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An insightful examination of one way that religious beliefs are shaping American families.

A story of raising children in two religions.

Like interracial families, interfaith families, in which two different religions are practiced in the same household, are becoming more common. Former Newsweek and New Scientist writer Miller examines the experiences of her childhood, during which she was raised by a Jewish father and Protestant mother. Since Judaism is matrilineal, Miller was not always accepted as a Jew in more orthodox circles, but she still considered herself Jewish. When she fell in love with a Protestant, “[m]any of our friends and relatives experienced our wedding as a symbol of hope for peace between world religions, a sign that love can overcome differences, and an education for those from both sides of the aisle." Consequently, when they had children, it was only logical to raise them to take part in both religious worlds. Part memoir and part how-to for families facing questions of faith, Miller provides answers to the sometimes-overwhelming dilemma of choosing between faiths or choosing both faiths. By finding supportive religious leaders and other families in similar situations, a couple can incorporate the best of both religions, providing a richer, varied faith-based experience for children. Miller addresses such topics as circumcision, baptism, coming-of-age ceremonies and education. Using stories from other families who practice two faiths, the author generates a well-rounded take on how they have handled this complex scenario and how interfaith children continue to follow (or not) once they come of age. Most interfaith families are Jewish and Christian, but Miller points out that Muslims, Buddhists and Hindus are just as likely to intermarry with Christians and others, and she provides sound advice for these complex relationships as well.

An insightful examination of one way that religious beliefs are shaping American families.

Pub Date: Oct. 22, 2013

ISBN: 978-0-8070-1319-9

Page Count: 264

Publisher: Beacon Press

Review Posted Online: Aug. 25, 2013

Kirkus Reviews Issue: Sept. 15, 2013

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If the authors are serious, this is a silly, distasteful book. If they are not, it’s a brilliant satire.

The authors have created a sort of anti-Book of Virtues in this encyclopedic compendium of the ways and means of power.

Everyone wants power and everyone is in a constant duplicitous game to gain more power at the expense of others, according to Greene, a screenwriter and former editor at Esquire (Elffers, a book packager, designed the volume, with its attractive marginalia). We live today as courtiers once did in royal courts: we must appear civil while attempting to crush all those around us. This power game can be played well or poorly, and in these 48 laws culled from the history and wisdom of the world’s greatest power players are the rules that must be followed to win. These laws boil down to being as ruthless, selfish, manipulative, and deceitful as possible. Each law, however, gets its own chapter: “Conceal Your Intentions,” “Always Say Less Than Necessary,” “Pose as a Friend, Work as a Spy,” and so on. Each chapter is conveniently broken down into sections on what happened to those who transgressed or observed the particular law, the key elements in this law, and ways to defensively reverse this law when it’s used against you. Quotations in the margins amplify the lesson being taught. While compelling in the way an auto accident might be, the book is simply nonsense. Rules often contradict each other. We are told, for instance, to “be conspicuous at all cost,” then told to “behave like others.” More seriously, Greene never really defines “power,” and he merely asserts, rather than offers evidence for, the Hobbesian world of all against all in which he insists we live. The world may be like this at times, but often it isn’t. To ask why this is so would be a far more useful project.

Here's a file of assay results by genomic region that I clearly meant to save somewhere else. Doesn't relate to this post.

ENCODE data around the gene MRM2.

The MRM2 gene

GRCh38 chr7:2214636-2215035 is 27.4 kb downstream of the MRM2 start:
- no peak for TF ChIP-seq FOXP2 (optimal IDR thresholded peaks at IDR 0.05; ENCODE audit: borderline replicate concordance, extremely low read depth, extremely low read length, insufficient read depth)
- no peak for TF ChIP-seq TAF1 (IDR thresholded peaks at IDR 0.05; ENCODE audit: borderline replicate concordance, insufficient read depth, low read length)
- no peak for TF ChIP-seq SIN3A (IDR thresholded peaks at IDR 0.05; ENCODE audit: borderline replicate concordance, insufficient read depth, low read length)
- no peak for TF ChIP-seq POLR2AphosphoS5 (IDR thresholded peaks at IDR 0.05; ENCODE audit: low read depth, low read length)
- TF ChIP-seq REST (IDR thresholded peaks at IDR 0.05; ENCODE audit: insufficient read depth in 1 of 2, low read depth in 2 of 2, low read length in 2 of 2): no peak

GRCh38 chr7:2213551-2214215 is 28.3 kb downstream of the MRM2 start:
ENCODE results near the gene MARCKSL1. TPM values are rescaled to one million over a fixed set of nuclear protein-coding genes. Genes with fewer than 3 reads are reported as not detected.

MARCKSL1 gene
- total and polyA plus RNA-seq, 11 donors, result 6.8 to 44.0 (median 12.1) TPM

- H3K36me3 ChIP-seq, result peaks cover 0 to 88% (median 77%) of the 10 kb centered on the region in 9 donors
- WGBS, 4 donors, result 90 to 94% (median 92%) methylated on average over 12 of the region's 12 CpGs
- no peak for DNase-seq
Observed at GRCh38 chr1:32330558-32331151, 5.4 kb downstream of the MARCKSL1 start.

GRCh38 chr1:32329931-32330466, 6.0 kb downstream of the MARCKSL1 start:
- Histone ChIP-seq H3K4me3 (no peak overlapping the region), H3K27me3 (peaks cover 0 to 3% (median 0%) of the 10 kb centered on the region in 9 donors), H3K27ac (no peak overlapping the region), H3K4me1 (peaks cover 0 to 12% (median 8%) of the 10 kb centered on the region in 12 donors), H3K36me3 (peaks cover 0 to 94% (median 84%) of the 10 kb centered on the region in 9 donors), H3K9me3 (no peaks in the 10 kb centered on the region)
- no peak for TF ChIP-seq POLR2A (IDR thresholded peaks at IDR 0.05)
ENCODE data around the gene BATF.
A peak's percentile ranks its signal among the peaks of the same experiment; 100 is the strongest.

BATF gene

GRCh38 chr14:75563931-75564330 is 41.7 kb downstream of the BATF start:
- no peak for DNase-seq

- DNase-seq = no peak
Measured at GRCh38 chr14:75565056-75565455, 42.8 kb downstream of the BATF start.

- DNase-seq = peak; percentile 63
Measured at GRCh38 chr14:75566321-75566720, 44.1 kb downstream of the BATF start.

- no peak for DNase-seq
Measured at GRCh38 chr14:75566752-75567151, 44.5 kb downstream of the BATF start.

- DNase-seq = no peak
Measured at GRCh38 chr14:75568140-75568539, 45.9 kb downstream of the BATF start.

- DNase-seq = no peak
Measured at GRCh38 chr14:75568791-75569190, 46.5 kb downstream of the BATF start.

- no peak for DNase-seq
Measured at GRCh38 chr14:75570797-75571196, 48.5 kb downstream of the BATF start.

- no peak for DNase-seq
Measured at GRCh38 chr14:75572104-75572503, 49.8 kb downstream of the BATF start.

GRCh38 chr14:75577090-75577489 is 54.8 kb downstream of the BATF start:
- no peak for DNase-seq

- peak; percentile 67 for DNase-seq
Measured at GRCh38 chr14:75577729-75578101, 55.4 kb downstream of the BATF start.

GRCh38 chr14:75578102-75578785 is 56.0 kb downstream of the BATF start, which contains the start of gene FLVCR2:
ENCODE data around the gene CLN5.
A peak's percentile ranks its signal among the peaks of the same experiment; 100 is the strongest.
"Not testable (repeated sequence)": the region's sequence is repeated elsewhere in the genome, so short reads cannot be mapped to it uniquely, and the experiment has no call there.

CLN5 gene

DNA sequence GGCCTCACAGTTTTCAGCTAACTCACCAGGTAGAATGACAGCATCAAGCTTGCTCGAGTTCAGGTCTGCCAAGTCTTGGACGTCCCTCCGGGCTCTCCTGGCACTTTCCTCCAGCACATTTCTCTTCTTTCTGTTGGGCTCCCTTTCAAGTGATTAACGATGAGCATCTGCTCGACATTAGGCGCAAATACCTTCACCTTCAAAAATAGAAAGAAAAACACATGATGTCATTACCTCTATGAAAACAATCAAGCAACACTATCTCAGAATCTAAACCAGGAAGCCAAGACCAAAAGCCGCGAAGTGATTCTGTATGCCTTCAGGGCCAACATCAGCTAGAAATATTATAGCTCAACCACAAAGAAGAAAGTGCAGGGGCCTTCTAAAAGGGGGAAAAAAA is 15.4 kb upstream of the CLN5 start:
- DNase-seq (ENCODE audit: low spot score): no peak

If the authors are serious, this is a silly, distasteful book. If they are not, it’s a brilliant satire.

Pub Date: Sept. 1, 1998

ISBN: 0-670-88146-5

Page Count: 430

Publisher: Viking

Review Posted Online: May 19, 2010

Kirkus Reviews Issue: July 15, 1998

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This a book of earlier, philosophical essays concerned with the essential "absurdity" of life and the concept that- to overcome the strong tendency to suicide in every thoughtful man-one must accept life on its own terms with its values of revolt, liberty and passion. A dreary thesis- derived from and distorting the beliefs of the founders of existentialism, Jaspers, Heldegger and Kierkegaard, etc., the point of view seems peculiarly outmoded. It is based on the experience of war and the resistance, liberally laced with Andre Gide's excessive intellectualism. The younger existentialists such as Sartre and Camus, with their gift for the terse novel or intense drama, seem to have omitted from their philosophy all the deep religiosity which permeates the work of the great existentialist thinkers. This contributes to a basic lack of vitality in themselves, in these essays, and ten years after the war Camus seems unaware that the life force has healed old wounds... Largely for avant garde aesthetes and his special coterie.

Pub Date: Sept. 26, 1955

ISBN: 0679733736

Page Count: 228

Publisher: Knopf

Review Posted Online: Sept. 19, 2011

Kirkus Reviews Issue: Sept. 1, 1955

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